Between Us: How Cultures Create Emotions
Batja Mesquita, PhD is an affective scientist and a social psychologist. Her goal is to explain “the role of culture in emotions” and how our larger cultures in different countries and world regions form our emotional learning and elaboration.
Emotions are not biologically provided or hard-wired, she says. They happen through “experience and learning” within different cultures. By culture, Dr. Mesquita means the way of life or customs of a region. She cites studies on Japanese, Chinese, Indonesian, the Utku Inuit, people from the United States and the Netherlands, Germans, those from Cameroon, and others.
She elaborates how, in different cultures, emotions exist either within people as “inner states” or between people as “systems of social interactions.” She terms these two systems the “MINE model” and the “OURS model.” The MINE model views emotions as emerging individually from inside us. These are “internal feelings and bodily sensations.” The OURS model views emotions “as [arising in] emotional acts between people.” The author examines the emotions shame, fear, calmness, anger, pride, love, happiness, and connectedness.
Dr. Mesquita reports on her own studies as well as on laboratory studies where students self-report values placed on emotions––their control or expression. Other studies refer to research done by anthropologists, psychologists, and social scientists.
The shortcoming of the book is its exploration of emotional learning and expression by geography, country, or broad ethnic regions. Her research ignores the most influential “culture”: that within individual families. Family culture has far more influence than physical geography, especially in early childhood before age three.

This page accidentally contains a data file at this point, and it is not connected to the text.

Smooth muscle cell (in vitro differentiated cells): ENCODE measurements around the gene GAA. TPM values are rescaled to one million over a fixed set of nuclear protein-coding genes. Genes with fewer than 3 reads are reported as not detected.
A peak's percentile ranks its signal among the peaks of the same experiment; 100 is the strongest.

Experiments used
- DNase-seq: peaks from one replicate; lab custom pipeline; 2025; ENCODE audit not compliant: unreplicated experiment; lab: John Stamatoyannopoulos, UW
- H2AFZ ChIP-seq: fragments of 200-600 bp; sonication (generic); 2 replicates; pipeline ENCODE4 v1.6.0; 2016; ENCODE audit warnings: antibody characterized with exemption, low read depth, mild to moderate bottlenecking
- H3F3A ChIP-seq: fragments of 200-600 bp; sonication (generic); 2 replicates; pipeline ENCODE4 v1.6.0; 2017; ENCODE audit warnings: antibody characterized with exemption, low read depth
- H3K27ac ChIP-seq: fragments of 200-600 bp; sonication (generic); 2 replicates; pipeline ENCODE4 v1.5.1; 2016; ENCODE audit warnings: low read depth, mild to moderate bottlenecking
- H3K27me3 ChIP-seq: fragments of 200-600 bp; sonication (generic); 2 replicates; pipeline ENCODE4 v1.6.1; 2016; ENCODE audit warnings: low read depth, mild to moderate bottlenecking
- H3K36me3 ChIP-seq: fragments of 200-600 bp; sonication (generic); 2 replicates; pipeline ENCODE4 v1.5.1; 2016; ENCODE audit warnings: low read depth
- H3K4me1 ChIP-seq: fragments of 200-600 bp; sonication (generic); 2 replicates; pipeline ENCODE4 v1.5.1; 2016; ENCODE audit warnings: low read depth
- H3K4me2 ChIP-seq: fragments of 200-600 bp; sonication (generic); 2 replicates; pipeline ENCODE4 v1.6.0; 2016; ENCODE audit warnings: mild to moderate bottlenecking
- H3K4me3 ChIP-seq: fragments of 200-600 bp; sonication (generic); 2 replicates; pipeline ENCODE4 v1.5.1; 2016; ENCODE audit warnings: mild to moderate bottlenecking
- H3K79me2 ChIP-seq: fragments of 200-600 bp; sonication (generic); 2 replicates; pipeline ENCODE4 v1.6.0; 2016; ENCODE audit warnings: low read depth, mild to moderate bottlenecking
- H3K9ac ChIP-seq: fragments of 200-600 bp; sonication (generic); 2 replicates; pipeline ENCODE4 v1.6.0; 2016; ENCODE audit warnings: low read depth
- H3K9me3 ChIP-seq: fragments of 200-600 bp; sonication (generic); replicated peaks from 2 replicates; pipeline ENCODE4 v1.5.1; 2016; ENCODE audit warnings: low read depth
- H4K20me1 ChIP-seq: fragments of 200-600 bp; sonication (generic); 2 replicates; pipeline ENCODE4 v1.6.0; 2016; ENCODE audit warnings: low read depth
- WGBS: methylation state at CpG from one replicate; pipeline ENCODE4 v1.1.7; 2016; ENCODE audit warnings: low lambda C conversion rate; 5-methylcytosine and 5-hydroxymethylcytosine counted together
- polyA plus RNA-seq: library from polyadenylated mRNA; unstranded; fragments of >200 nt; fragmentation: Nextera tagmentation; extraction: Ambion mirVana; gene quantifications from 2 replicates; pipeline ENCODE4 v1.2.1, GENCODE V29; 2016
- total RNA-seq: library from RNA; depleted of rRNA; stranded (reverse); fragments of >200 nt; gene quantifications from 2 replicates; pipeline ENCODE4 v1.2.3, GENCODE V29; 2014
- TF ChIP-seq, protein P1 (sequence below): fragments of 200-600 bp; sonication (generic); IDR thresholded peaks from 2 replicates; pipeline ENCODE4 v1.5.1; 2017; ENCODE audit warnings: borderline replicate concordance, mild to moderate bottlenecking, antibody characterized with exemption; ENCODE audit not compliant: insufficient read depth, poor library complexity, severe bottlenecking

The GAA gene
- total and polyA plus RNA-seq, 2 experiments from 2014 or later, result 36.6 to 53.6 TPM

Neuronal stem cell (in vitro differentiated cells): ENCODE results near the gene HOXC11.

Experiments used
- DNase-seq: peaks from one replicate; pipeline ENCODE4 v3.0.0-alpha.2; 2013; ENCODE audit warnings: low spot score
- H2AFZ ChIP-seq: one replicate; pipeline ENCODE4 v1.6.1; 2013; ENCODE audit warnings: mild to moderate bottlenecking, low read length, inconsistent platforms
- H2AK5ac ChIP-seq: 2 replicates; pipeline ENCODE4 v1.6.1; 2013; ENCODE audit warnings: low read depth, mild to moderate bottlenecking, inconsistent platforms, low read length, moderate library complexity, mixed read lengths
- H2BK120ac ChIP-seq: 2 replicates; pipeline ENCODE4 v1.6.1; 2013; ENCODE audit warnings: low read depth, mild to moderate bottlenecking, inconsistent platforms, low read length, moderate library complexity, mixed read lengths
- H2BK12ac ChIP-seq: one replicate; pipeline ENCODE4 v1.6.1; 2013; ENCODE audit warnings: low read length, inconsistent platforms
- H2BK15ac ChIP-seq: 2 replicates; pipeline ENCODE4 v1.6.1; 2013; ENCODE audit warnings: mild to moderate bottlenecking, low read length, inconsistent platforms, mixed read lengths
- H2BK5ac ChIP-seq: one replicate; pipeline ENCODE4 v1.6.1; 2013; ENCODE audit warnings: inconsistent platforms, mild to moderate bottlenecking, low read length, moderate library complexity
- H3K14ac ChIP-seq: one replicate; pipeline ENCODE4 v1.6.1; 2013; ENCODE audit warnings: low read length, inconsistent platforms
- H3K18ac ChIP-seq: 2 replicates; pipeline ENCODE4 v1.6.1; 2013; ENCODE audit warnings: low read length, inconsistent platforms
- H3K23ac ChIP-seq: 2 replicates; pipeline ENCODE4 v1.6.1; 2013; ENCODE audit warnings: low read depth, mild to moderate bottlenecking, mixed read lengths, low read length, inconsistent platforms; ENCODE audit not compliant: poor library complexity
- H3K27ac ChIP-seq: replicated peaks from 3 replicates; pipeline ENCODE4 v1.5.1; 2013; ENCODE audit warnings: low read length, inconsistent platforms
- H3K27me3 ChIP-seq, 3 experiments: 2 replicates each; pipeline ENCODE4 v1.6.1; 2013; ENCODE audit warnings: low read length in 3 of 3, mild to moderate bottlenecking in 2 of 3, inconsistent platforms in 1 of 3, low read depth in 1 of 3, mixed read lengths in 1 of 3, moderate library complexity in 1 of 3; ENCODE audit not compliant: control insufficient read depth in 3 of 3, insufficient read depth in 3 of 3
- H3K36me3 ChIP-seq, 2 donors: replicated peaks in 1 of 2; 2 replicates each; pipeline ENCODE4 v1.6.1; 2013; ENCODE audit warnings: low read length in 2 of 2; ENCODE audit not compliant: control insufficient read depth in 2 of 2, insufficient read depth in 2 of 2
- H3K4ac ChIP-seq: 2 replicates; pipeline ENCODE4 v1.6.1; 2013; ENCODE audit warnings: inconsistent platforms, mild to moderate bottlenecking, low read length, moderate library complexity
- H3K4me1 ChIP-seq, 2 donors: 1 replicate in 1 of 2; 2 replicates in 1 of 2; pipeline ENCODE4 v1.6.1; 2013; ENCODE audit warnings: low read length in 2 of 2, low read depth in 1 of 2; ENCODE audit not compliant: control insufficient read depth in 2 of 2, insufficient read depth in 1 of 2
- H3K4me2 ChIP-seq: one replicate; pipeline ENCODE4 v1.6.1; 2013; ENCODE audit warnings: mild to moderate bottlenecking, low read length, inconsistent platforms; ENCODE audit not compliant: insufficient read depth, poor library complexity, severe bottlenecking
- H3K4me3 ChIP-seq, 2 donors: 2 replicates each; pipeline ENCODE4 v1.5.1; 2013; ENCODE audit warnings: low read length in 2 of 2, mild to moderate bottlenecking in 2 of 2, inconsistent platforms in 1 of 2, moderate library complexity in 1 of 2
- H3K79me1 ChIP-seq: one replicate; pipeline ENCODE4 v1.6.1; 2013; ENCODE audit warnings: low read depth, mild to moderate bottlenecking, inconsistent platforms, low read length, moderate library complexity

Her work presumes children in different countries are reared similarly within their broad lifestyle and mores and learn the same emotional messages. This influence then forms their emotional makeup. Nothing is further from being so.
We know children in the same family across varied geographies are reared differently with distinctly different emotional messages about how to manage and elaborate their emotions––when to show them, which ones to reveal, how much, and to what people.
Existing psychological and psychiatric studies reveal children are reared in emotionally conditioned roles. A child from China may be similar to or different in emotional makeup and emotional style from one in Mexico. The manner of individual emotional conditioning is the key. Emotional conditioning resides in the way parents emotionally shape each child born in their family. Parents condition each child distinctly.
Some children are reared to be expressive with their emotions. Others are raised to suppress most emotions. The psychopathology that comes from these emotionally conditioned styles has been well documented. Between Us does not mention the psychological pitfalls of broad cultural clout on emotions with Dr. Mesquita’s MINE and OURS models.
The book is poorly organized with redundant explanations and citations. More editing would have been welcomed. Paragraphs are long, making reading difficult.
Overall, one cannot recommend this book. Its premise, using a very broad definition of culture as a way of life affecting emotional repertoires, fails to incorporate existing psychological and psychiatric research and findings about the shaping of our emotional repertoires that occur within the small but powerful culture of early family life.